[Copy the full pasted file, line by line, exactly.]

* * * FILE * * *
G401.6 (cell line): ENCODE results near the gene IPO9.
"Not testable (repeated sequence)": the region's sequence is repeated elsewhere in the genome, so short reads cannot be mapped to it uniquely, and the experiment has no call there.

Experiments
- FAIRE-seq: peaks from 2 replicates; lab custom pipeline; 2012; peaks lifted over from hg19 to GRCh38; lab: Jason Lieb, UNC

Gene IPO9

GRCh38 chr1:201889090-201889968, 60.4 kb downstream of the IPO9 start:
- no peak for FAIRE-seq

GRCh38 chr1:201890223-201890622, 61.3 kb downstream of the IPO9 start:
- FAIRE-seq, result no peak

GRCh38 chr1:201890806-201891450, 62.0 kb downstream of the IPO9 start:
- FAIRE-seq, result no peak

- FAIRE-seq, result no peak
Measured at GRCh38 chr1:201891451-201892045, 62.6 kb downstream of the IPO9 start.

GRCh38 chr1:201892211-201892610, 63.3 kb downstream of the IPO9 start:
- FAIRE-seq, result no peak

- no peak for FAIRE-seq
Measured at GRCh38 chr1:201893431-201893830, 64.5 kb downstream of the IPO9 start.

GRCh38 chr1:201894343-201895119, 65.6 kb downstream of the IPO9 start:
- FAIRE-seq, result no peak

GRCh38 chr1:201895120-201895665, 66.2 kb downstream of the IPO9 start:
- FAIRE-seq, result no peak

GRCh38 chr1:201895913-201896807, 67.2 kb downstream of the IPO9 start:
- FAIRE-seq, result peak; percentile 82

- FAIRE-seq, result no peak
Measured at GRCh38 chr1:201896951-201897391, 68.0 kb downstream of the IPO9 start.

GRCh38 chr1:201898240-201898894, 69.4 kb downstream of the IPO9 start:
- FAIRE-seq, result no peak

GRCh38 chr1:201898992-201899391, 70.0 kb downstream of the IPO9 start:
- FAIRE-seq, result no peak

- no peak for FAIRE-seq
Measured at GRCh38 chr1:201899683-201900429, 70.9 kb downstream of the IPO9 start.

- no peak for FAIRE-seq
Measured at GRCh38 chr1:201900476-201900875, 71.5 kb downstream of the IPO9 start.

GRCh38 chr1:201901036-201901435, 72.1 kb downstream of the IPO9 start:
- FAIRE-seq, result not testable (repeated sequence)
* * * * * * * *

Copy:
G401.6 (cell line): ENCODE results near the gene IPO9.
"Not testable (repeated sequence)": the region's sequence is repeated elsewhere in the genome, so short reads cannot be mapped to it uniquely, and the experiment has no call there.

Experiments
- FAIRE-seq: peaks from 2 replicates; lab custom pipeline; 2012; peaks lifted over from hg19 to GRCh38; lab: Jason Lieb, UNC

Gene IPO9

GRCh38 chr1:201889090-201889968, 60.4 kb downstream of the IPO9 start:
- no peak for FAIRE-seq

GRCh38 chr1:201890223-201890622, 61.3 kb downstream of the IPO9 start:
- FAIRE-seq, result no peak

GRCh38 chr1:201890806-201891450, 62.0 kb downstream of the IPO9 start:
- FAIRE-seq, result no peak

- FAIRE-seq, result no peak
Measured at GRCh38 chr1:201891451-201892045, 62.6 kb downstream of the IPO9 start.

GRCh38 chr1:201892211-201892610, 63.3 kb downstream of the IPO9 start:
- FAIRE-seq, result no peak

- no peak for FAIRE-seq
Measured at GRCh38 chr1:201893431-201893830, 64.5 kb downstream of the IPO9 start.

GRCh38 chr1:201894343-201895119, 65.6 kb downstream of the IPO9 start:
- FAIRE-seq, result no peak

GRCh38 chr1:201895120-201895665, 66.2 kb downstream of the IPO9 start:
- FAIRE-seq, result no peak

GRCh38 chr1:201895913-201896807, 67.2 kb downstream of the IPO9 start:
- FAIRE-seq, result peak; percentile 82

- FAIRE-seq, result no peak
Measured at GRCh38 chr1:201896951-201897391, 68.0 kb downstream of the IPO9 start.

GRCh38 chr1:201898240-201898894, 69.4 kb downstream of the IPO9 start:
- FAIRE-seq, result no peak

GRCh38 chr1:201898992-201899391, 70.0 kb downstream of the IPO9 start:
- FAIRE-seq, result no peak

- no peak for FAIRE-seq
Measured at GRCh38 chr1:201899683-201900429, 70.9 kb downstream of the IPO9 start.

- no peak for FAIRE-seq
Measured at GRCh38 chr1:201900476-201900875, 71.5 kb downstream of the IPO9 start.

GRCh38 chr1:201901036-201901435, 72.1 kb downstream of the IPO9 start:
- FAIRE-seq, result not testable (repeated sequence)